Approached by three students to bring more clean energy to their campus, Sol Design Lab installed two solar-powered off-grid charging stations at the University of Texas at Austin. The Solar Charging Stations can charge anything from cell phones to electric scooters and they also provide energy efficient lighting, internet connectivity, gather data about the environment, and display information on an integrated digital screen.
The students, now-alumni Eric Swanson and Austin Jorn, and current student Megan Archer, received grants from two student organizations to build one solar charging station, build two more, and run workshops. Sol Design Lab principal Beth Ferguson is a UT alumni and together with her co-principal, Dallas Swindle, has collaborated with architects, engineers, designers, fabricators and ecologists on award winning projects internationally. The company’s goal “is to spark conversations about energy use, resiliency, recycling objects, evolving use of public space and innovation for our changing world.”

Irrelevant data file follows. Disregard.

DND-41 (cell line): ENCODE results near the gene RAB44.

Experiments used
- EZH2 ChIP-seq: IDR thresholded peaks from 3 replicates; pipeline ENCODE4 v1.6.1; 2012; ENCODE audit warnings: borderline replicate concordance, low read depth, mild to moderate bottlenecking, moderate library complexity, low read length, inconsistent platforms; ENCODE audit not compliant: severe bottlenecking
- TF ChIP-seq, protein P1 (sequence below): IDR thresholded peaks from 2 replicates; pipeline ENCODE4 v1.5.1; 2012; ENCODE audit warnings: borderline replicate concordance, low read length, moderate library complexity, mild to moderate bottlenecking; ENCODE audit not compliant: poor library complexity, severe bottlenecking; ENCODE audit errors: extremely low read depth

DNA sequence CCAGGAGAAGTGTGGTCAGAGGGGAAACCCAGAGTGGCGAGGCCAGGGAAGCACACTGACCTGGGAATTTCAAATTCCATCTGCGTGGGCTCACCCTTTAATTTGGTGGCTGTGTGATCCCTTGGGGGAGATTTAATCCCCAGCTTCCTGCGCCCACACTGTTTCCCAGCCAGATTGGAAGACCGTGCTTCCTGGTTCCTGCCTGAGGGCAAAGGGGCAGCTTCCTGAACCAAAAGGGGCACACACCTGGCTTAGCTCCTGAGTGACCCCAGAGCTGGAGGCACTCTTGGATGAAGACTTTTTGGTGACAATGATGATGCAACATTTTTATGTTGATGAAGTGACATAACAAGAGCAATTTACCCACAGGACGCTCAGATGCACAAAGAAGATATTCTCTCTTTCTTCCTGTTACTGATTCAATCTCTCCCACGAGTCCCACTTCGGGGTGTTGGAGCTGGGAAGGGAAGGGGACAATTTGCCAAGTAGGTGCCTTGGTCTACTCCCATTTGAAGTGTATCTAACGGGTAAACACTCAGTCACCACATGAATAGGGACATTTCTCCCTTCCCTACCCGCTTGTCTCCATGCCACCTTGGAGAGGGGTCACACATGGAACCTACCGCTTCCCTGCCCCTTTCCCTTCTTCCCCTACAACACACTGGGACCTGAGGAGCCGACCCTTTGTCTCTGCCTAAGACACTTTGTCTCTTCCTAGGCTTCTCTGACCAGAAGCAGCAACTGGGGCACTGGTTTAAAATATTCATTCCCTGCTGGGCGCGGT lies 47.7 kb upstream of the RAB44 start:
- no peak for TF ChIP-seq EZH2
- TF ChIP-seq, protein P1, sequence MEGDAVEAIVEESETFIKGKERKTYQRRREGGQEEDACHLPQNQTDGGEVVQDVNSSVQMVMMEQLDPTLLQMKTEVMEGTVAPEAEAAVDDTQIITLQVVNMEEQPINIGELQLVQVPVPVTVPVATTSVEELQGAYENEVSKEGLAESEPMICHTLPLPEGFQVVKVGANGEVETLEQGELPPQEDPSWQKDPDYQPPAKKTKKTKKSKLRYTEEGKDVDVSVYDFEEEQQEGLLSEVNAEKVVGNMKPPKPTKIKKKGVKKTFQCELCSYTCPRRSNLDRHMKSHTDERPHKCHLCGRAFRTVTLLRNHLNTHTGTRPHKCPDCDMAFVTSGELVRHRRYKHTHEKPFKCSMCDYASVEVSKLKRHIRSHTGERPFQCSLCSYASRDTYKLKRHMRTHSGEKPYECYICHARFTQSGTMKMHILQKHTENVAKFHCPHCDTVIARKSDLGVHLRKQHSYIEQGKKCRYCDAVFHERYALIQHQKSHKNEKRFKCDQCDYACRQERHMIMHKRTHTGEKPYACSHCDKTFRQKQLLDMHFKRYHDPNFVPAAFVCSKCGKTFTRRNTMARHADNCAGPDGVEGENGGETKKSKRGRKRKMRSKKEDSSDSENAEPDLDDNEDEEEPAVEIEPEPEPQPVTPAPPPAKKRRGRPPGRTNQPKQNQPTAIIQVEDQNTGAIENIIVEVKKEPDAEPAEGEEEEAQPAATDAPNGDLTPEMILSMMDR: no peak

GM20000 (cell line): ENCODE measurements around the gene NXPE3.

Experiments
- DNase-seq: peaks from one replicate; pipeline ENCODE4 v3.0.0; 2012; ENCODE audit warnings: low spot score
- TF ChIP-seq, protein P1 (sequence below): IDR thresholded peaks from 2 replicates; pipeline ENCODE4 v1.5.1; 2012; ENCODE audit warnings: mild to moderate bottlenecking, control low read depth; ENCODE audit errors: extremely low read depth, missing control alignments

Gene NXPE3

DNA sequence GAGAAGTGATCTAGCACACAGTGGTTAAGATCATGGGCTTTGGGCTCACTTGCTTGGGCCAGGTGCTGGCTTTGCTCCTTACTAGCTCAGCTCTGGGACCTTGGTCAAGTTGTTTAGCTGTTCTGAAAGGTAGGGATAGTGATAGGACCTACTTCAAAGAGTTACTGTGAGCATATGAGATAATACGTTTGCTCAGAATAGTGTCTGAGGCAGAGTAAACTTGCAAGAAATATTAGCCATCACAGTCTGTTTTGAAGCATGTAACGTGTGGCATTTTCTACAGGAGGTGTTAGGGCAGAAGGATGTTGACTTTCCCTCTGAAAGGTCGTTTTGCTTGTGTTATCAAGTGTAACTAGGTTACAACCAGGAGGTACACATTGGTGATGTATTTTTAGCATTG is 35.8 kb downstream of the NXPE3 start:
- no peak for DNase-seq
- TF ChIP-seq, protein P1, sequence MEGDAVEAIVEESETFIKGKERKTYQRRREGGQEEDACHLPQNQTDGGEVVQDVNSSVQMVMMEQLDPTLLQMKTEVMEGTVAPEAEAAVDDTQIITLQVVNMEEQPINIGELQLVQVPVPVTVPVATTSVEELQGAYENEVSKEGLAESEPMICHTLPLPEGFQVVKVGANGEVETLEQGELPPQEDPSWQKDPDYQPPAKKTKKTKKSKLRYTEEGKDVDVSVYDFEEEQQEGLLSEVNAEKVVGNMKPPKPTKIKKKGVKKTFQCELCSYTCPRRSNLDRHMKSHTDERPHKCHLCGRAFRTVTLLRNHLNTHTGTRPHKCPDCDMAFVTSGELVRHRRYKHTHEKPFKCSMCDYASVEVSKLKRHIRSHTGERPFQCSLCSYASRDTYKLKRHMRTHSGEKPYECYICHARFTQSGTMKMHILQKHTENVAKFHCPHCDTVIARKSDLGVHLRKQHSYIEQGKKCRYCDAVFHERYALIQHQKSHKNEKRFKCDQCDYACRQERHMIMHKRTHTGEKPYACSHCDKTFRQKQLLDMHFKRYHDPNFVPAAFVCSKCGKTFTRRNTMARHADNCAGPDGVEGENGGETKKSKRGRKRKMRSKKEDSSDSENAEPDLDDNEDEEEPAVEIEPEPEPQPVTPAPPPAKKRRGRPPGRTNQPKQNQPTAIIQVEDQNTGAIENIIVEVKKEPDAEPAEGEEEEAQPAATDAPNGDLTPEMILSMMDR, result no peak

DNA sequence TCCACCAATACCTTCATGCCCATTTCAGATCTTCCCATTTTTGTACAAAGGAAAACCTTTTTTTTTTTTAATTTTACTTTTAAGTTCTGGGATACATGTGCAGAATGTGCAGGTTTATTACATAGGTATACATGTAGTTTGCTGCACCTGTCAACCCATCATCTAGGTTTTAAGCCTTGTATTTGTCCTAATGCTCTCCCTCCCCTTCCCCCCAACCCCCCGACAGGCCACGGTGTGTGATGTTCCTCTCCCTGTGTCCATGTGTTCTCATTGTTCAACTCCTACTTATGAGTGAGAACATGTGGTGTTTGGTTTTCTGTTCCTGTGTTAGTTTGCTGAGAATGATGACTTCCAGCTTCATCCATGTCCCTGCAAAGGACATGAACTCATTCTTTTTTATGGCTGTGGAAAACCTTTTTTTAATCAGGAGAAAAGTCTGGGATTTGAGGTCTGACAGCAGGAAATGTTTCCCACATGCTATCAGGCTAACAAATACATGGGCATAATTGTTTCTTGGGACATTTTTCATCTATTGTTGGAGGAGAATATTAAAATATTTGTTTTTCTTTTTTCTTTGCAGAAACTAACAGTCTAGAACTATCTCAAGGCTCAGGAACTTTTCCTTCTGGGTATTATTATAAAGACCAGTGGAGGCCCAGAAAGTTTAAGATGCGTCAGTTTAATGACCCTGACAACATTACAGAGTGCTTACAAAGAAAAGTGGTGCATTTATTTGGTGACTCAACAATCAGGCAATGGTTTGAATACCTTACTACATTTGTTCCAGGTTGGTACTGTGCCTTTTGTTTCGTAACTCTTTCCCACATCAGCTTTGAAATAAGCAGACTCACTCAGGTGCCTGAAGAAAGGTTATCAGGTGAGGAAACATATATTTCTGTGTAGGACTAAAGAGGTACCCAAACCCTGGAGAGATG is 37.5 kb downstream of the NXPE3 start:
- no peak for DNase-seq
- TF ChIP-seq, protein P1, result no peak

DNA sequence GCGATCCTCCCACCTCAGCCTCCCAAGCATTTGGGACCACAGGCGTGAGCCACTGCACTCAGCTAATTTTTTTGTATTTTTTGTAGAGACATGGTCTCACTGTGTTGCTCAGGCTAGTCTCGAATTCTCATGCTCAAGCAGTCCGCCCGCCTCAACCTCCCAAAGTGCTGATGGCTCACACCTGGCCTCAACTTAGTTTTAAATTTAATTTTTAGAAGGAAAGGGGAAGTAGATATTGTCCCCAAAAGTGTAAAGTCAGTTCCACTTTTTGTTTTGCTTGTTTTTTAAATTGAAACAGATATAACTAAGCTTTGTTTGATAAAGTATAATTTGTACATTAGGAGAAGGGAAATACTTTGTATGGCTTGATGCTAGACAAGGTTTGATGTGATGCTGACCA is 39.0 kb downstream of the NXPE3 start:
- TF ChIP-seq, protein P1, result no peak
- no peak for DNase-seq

The solar charging stations offer students and community members a shady place to gather while recharging their laptops, phones and electrical devices via USB ports or standard electrical outlets. With three solar panels pumping out 250 watts each, the stations provide a Wi-Fi workstation and solar laboratory for students during the day. Six batteries extend the charging capacity on cloudy days and into the night as a vibrant, LED-illumined, Wi-Fi hotspot. Ferguson states: “With one station in one day, you could essentially power 50 cell phones, 10 iPads, 15 laptops or five electric bikes.”
The stations cost between $55,000 and $65,000 each, although Sol Design does rent out stations for South by Southwest. The accessibility of the stations was a part of their appeal for the commissioning students. Jorn noted, “Texas has so much opportunity to utilize solar energy, not only on a large scale, but on small, adaptable levels. This project helped place the practical use of solar into the minds of thousands of people.”
Via Reporting Texas
Photos by Sol Design Lab